GRACE AND THE GLORY OF GAMLA
September 12 Friday
In the coolest part of the day we left for Gamla in the Golan Heights. The Talmud describes walled Gamla as an ancient city dating from the time of Joshua. Josephus describes it as having been built on a very steep hill surrounded by cliffs. It could be reached only by one trail, the same one we took to see the impressive site of fallen structures. Here, 9,000 Jews lost their lives to a Roman victory, evidenced by hundreds of ballista balls and thousands of arrowheads and iron nails. The year was 67 C.E.
It was the remains of the synagogue, perched high on the edge of the valley, overlooking a vista of slopes meeting slopes that caught our attention. It may be the oldest synagogue discovered in Israel, apparently built during the Second Temple period.
Here, our prayers ascended, mingling with the many others that had arisen earlier. What prayers were spoken back then? Did parents cry unto God of Abraham for their children? Did young men and women pray for courage as imminent war threatened? Did they petition for mercy?
We prayed for courage to stand firm in "the last days". We asked for mercy upon friends who are experiencing severe health challenges. We petitioned for our children and grandchildren. We prayed for those who are still under threat of war.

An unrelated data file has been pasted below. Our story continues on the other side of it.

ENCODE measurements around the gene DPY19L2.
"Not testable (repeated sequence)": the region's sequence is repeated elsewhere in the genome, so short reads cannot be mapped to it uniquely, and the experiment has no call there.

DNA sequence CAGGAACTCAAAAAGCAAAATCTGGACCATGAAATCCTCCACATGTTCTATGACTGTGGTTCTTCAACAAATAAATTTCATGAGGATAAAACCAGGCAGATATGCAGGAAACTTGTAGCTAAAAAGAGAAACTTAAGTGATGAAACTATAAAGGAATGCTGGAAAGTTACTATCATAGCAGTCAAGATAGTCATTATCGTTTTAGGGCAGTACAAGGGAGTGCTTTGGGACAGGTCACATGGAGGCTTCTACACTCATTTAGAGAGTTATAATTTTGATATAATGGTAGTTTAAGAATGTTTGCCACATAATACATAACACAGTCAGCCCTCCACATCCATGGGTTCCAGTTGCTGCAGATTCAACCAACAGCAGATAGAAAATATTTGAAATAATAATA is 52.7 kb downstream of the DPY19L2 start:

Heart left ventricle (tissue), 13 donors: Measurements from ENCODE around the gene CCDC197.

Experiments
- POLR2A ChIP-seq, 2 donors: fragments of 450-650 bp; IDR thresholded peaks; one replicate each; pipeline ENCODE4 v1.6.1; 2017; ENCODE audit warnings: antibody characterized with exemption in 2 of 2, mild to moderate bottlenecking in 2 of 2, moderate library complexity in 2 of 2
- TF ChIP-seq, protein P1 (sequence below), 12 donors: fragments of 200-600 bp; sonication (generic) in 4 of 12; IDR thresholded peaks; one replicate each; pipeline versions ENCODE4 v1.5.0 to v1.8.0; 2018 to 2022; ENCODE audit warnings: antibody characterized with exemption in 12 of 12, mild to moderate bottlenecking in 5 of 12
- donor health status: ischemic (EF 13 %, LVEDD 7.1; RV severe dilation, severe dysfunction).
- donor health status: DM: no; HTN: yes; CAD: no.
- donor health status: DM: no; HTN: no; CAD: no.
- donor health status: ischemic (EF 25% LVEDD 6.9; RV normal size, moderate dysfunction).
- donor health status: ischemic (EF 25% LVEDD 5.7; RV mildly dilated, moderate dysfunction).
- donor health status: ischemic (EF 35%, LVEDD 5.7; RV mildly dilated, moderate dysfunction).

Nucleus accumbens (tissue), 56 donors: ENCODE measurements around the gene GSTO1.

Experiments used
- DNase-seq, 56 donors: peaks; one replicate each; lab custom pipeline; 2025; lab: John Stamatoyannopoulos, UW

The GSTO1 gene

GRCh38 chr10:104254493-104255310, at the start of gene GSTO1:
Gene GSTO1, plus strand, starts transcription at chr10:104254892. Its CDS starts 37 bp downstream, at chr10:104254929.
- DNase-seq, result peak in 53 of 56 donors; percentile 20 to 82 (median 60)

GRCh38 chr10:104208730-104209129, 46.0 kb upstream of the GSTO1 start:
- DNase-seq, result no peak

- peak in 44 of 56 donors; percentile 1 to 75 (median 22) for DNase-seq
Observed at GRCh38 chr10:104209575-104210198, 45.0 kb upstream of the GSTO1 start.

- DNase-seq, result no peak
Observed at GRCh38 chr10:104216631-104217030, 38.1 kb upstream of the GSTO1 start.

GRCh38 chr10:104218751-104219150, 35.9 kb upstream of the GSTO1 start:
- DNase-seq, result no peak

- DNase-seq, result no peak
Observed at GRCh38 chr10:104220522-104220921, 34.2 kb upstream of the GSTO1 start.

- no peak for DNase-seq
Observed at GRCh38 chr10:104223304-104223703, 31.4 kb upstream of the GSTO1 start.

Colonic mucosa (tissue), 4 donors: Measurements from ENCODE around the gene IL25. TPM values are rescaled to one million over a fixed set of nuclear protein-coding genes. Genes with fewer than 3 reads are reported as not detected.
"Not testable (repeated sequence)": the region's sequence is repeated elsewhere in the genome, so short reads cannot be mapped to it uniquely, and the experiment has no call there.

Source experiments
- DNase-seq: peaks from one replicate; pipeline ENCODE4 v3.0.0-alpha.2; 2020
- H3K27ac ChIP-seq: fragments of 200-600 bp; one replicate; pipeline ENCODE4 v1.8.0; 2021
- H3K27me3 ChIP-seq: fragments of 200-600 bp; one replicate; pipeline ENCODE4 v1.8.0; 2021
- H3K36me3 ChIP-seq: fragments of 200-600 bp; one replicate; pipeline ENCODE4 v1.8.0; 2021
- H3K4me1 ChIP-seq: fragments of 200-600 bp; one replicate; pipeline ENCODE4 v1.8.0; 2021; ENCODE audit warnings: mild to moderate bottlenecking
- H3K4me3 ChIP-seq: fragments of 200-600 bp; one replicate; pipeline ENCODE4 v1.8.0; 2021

We marvelled at the "inhabitants" of the terrain...the chameleon, so well camouflaged that I almost stepped on it, the community of butterflies, the wild giant fennel, the most delicate of Star-of-Bethlehem blossoms. The vultures and eagles gave us a spectacular display as they soared and glided on air currents without much movement of their powerful wings.
We praised and worshipped.
...those who wait for the Lord will gain new strength:
They will mount up with wings like eagles,
They will run and not get tired,
They will walk and not get weary.
PS: Since we are still experiencing computer problems, photographic images of Gamla are not included. The image used you will recognise as Masada. Gamla is in fact a more important site than Masada in the story the Jew's defense against the Romans, but for reasons, some of which quite understandable, Masada was chosen as the symbol of the defense of Israel. The tee-shirts should really read, "Gamla shall never fall again".